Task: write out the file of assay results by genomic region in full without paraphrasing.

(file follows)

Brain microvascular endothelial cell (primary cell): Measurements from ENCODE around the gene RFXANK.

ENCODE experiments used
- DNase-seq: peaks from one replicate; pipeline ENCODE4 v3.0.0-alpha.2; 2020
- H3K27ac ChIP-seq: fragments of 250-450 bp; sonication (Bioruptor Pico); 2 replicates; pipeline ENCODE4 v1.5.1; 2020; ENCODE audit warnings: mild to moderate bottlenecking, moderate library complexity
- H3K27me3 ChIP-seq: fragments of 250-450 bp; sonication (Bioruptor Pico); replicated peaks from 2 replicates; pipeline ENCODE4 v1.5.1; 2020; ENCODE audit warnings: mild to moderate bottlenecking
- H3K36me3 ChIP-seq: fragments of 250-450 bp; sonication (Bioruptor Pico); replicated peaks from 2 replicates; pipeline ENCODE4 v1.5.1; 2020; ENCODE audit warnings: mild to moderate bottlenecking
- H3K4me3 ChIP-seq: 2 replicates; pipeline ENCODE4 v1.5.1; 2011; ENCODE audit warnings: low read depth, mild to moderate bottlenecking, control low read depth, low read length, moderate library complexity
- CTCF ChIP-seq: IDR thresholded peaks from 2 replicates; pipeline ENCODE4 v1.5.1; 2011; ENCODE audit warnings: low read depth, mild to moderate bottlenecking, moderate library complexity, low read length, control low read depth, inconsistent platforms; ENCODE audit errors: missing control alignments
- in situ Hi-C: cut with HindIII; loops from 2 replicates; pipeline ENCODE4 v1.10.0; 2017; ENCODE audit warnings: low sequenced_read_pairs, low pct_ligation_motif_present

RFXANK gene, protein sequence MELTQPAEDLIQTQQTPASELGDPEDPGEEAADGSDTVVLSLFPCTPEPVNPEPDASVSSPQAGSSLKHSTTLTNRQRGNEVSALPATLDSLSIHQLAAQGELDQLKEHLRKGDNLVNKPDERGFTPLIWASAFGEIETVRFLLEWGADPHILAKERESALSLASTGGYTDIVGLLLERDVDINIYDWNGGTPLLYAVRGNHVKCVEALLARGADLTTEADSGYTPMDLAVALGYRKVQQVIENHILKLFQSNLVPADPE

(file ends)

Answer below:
Brain microvascular endothelial cell (primary cell): Measurements from ENCODE around the gene RFXANK.

ENCODE experiments used
- DNase-seq: peaks from one replicate; pipeline ENCODE4 v3.0.0-alpha.2; 2020
- H3K27ac ChIP-seq: fragments of 250-450 bp; sonication (Bioruptor Pico); 2 replicates; pipeline ENCODE4 v1.5.1; 2020; ENCODE audit warnings: mild to moderate bottlenecking, moderate library complexity
- H3K27me3 ChIP-seq: fragments of 250-450 bp; sonication (Bioruptor Pico); replicated peaks from 2 replicates; pipeline ENCODE4 v1.5.1; 2020; ENCODE audit warnings: mild to moderate bottlenecking
- H3K36me3 ChIP-seq: fragments of 250-450 bp; sonication (Bioruptor Pico); replicated peaks from 2 replicates; pipeline ENCODE4 v1.5.1; 2020; ENCODE audit warnings: mild to moderate bottlenecking
- H3K4me3 ChIP-seq: 2 replicates; pipeline ENCODE4 v1.5.1; 2011; ENCODE audit warnings: low read depth, mild to moderate bottlenecking, control low read depth, low read length, moderate library complexity
- CTCF ChIP-seq: IDR thresholded peaks from 2 replicates; pipeline ENCODE4 v1.5.1; 2011; ENCODE audit warnings: low read depth, mild to moderate bottlenecking, moderate library complexity, low read length, control low read depth, inconsistent platforms; ENCODE audit errors: missing control alignments
- in situ Hi-C: cut with HindIII; loops from 2 replicates; pipeline ENCODE4 v1.10.0; 2017; ENCODE audit warnings: low sequenced_read_pairs, low pct_ligation_motif_present

RFXANK gene, protein sequence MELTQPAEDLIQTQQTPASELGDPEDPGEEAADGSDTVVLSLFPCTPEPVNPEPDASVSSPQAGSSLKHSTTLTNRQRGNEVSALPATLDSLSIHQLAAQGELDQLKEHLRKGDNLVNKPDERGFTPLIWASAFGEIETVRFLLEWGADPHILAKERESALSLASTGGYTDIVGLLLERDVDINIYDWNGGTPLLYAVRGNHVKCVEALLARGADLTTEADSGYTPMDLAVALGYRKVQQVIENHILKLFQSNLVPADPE